The first cell fate decision during mouse development concerns whether a blastomere will contribute to the inner cell mass (ICM; which gives rise to the embryo proper) or to trophectoderm (TE; which gives rise to the placenta). The position of a cell within an 8- to 16-cell-stage embryo correlates with its future fate, with outer cells contributing to TE and inner cells to the ICM. It remains unknown, however, whether an earlier pre-pattern exists. Here, we propose a hypothesis that could account for generation of such a pre-pattern and which is based on epigenetic asymmetry (such as in histone or DNA methylation) between maternal and paternal genomes in the zygote.
1. Introduction: the first cell fate decision
The first cell fate specification during mouse development relates to the decision whether a blastomere will contribute to the inner cell mass (ICM) or trophectoderm (TE). The precise timing of and mechanism underlying this decision are fundamental aspects of early development, but they remain unknown. Asymmetric cell division that occurs at the 8- to 16-cell stage inevitably generates two types of cell: polar cells located outside of the embryo proper and apolar cells located inside. Outer polar cells eventually become TE, whereas inner apolar cells will contribute to the ICM. Polar and apolar cells have intrinsic differences that establish the outer–inner configuration [1,2]. The position of a cell within the embryo therefore determines its future fate. An important question then arises as to whether the mouse embryo is pre-patterned or not before the position-dependent cell specification that occurs after compaction. If no earlier pre-patterning exists, then the first cell fate decision would be based solely on the differential positioning of cells on the inside or outside of the embryo at the 8- to 16-cell stage [2,3]. Theoretically, symmetry breaking can be initiated without a pre-patterning molecule by stochastic disturbance of a self-organizing system, as previously proposed .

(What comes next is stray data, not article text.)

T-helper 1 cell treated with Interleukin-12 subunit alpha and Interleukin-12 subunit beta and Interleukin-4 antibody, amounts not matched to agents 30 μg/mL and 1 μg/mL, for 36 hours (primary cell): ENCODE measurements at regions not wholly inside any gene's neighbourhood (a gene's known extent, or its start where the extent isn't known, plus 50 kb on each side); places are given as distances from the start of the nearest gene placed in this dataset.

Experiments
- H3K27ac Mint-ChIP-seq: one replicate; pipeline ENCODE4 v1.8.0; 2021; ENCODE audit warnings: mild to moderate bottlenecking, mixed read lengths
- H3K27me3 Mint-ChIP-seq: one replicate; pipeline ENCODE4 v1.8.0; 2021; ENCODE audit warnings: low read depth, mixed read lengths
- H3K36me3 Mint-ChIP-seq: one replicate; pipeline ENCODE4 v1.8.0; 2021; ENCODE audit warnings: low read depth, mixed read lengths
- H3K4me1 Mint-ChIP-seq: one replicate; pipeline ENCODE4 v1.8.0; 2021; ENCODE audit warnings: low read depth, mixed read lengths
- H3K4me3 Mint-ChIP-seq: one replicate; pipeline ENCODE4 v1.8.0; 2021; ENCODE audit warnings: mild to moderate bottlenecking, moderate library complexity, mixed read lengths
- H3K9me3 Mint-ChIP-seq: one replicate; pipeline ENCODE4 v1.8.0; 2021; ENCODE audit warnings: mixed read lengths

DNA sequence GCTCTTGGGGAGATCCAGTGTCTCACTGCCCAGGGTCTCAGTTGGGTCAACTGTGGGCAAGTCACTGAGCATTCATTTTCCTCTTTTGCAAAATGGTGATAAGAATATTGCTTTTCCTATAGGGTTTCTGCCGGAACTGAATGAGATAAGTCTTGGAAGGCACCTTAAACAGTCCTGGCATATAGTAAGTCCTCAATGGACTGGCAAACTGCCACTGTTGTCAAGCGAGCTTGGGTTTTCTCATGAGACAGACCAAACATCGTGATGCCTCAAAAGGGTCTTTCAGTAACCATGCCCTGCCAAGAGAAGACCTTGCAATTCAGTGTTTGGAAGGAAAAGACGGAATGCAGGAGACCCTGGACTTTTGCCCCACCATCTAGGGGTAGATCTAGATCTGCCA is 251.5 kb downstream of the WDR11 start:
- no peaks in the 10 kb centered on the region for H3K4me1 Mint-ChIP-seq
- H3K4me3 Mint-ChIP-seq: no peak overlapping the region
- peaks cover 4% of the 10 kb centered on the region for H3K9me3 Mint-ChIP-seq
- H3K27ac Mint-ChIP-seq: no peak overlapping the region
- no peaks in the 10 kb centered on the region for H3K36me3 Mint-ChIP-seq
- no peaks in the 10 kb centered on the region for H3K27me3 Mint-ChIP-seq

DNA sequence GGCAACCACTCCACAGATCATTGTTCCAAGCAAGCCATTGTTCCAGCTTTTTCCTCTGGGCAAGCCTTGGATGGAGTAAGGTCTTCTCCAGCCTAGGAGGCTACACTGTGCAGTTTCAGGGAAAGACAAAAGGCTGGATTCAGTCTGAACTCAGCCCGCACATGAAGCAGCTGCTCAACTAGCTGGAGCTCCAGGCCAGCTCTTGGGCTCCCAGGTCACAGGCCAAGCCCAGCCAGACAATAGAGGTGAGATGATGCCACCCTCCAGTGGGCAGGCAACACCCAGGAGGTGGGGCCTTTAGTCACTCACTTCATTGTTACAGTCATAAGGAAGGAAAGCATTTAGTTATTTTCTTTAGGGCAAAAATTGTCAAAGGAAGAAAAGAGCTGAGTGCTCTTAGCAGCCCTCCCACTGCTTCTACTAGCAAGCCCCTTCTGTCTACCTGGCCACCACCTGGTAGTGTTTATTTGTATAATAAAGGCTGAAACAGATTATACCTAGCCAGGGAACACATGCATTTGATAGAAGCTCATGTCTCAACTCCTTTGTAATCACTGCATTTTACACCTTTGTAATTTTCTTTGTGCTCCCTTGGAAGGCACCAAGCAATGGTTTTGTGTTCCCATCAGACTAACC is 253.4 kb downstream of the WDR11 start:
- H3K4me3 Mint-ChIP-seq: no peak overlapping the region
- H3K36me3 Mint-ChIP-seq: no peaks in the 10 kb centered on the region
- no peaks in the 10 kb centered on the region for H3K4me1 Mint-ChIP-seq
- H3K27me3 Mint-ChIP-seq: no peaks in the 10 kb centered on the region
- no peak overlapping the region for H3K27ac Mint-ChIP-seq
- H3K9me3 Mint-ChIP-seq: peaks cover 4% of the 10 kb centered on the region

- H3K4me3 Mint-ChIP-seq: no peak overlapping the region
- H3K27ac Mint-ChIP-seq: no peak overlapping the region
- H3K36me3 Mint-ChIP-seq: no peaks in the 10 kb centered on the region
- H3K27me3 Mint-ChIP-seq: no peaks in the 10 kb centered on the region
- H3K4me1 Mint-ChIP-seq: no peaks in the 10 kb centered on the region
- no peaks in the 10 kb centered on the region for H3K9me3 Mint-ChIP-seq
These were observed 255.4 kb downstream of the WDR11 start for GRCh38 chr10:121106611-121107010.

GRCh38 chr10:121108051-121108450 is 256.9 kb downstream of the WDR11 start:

Alternatively, recent studies suggest the possibility that an earlier pre-pattern may indeed exist in the mouse embryo . Drosophila has been found to have a pre-pattern in oocytes and zygotes. Several molecules that act as maternal determinants of the future body axis (for example, bicoid mRNA) are thus localized asymmetrically in both oocytes and fertilized embryos of Drosophila . No such molecule has been identified in the mouse oocyte or embryo, although certain molecular and structural asymmetries have been described in unfertilized mouse oocytes. For example, Par4 protein is asymmetrically localized in mouse oocytes , but whether this protein is unevenly distributed among blastomeres after fertilization remains unknown. In addition, transcriptome asymmetry in terms of mRNA regionalization within mouse oocytes and zygotes has been identified, but no such asymmetry was detected between blastomeres within 2- or 3-cell-stage embryos . However, several recent studies suggest molecular differences exist between blastomeres of the mouse embryo as early as the 4-cell stage. These molecular heterogeneities include the level of H3R17me2 and H3R26me2 (dimethylation of histone H3 at arginines 17 and 26, respectively)  and the level of Cdx2 expression . The notion that differences between blastomeres arise as early as the 4-cell stage is supported by cell fate studies. For example, the orientation and the order of cell division from the 2- to the 4-cell stage influence the fate of a blastomere . Furthermore, genetic labelling of cells at the 4-cell stage by the rainbow technique shows the presence of individuals that will contribute either to ICM or TE, in a significant number of embryos .